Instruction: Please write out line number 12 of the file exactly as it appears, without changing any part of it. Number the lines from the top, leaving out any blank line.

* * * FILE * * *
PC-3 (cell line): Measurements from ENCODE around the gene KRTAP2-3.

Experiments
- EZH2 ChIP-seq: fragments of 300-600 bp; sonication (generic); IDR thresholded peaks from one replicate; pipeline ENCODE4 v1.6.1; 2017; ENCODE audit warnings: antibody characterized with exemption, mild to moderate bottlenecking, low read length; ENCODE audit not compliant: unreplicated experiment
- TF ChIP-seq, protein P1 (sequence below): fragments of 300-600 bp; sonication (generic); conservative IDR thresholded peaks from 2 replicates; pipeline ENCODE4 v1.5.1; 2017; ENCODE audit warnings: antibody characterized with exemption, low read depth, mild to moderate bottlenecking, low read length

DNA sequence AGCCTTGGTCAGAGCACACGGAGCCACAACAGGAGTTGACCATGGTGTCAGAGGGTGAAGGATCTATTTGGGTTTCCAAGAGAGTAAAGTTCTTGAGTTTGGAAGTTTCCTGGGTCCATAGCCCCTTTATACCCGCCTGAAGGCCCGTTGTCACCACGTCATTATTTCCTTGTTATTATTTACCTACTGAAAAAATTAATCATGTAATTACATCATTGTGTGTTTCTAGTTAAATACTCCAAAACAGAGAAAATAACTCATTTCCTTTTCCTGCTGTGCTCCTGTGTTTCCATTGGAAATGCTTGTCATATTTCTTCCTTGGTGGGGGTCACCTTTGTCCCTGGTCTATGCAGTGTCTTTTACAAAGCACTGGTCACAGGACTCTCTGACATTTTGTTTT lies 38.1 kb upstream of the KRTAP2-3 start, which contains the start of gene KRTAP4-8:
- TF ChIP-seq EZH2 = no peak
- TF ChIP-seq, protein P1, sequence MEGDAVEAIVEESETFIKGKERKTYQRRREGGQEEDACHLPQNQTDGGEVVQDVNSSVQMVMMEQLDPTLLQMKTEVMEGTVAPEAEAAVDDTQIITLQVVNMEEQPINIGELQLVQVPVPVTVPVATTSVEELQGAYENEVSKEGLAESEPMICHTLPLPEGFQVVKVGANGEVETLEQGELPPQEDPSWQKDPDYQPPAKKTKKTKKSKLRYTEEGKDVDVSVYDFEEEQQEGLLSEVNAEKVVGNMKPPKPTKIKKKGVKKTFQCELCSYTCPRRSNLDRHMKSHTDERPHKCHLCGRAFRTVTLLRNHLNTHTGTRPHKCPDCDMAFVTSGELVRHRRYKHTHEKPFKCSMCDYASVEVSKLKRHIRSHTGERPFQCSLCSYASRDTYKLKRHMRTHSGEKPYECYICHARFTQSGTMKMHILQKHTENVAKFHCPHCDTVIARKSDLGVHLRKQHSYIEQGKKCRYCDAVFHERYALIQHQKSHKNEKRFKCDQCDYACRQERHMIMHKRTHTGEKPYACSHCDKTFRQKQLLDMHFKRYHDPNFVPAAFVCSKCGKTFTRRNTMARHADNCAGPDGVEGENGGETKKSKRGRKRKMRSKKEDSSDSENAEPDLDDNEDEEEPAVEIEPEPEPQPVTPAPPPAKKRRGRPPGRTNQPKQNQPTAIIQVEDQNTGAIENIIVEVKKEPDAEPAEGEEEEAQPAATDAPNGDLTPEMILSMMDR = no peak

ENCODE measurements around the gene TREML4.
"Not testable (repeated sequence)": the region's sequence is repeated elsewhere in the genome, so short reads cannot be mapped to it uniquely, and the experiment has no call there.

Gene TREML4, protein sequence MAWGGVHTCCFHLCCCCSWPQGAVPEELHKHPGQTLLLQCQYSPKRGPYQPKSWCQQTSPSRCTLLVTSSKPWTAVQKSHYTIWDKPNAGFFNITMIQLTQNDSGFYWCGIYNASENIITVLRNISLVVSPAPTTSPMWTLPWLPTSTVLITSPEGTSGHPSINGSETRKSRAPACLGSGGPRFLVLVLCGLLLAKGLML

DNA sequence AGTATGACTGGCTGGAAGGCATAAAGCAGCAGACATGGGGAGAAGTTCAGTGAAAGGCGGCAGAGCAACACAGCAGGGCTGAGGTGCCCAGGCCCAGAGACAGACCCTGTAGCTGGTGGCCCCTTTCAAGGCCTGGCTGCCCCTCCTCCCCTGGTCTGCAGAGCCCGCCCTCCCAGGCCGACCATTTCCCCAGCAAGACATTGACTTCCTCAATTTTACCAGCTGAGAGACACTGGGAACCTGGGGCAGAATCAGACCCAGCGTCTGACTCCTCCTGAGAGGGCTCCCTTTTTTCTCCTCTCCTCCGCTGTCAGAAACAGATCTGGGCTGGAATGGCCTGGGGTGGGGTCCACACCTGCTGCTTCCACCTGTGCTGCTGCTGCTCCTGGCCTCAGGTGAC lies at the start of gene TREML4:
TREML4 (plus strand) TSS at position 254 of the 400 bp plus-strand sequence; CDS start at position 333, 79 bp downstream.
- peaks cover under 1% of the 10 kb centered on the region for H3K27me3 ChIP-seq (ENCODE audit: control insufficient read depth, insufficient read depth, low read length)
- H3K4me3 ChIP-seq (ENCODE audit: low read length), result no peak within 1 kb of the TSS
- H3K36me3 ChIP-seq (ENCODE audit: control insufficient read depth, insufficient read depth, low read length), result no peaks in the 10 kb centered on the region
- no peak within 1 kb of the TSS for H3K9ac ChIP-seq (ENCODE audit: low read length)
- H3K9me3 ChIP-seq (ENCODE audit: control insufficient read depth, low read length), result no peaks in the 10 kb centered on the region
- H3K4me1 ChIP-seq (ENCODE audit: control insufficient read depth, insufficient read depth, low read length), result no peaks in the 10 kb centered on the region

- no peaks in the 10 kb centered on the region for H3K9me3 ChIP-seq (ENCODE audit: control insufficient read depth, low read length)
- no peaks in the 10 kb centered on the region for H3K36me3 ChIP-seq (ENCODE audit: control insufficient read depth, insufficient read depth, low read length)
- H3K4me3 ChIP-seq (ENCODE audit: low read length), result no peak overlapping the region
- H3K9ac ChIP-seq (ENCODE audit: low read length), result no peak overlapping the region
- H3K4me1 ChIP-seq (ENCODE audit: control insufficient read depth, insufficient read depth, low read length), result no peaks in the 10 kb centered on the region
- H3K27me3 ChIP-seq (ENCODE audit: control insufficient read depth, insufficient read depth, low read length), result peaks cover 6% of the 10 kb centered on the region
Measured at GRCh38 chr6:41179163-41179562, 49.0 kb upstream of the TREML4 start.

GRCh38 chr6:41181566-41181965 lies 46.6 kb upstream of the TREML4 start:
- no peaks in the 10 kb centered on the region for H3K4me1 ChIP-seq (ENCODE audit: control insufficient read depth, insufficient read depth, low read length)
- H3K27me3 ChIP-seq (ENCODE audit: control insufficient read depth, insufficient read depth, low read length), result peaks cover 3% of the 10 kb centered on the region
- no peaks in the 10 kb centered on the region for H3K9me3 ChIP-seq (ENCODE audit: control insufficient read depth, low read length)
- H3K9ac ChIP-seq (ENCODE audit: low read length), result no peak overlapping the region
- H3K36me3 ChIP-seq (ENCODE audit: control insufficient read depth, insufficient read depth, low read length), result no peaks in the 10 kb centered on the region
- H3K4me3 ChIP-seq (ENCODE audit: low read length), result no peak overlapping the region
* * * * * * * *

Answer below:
TREML4 (plus strand) TSS at position 254 of the 400 bp plus-strand sequence; CDS start at position 333, 79 bp downstream.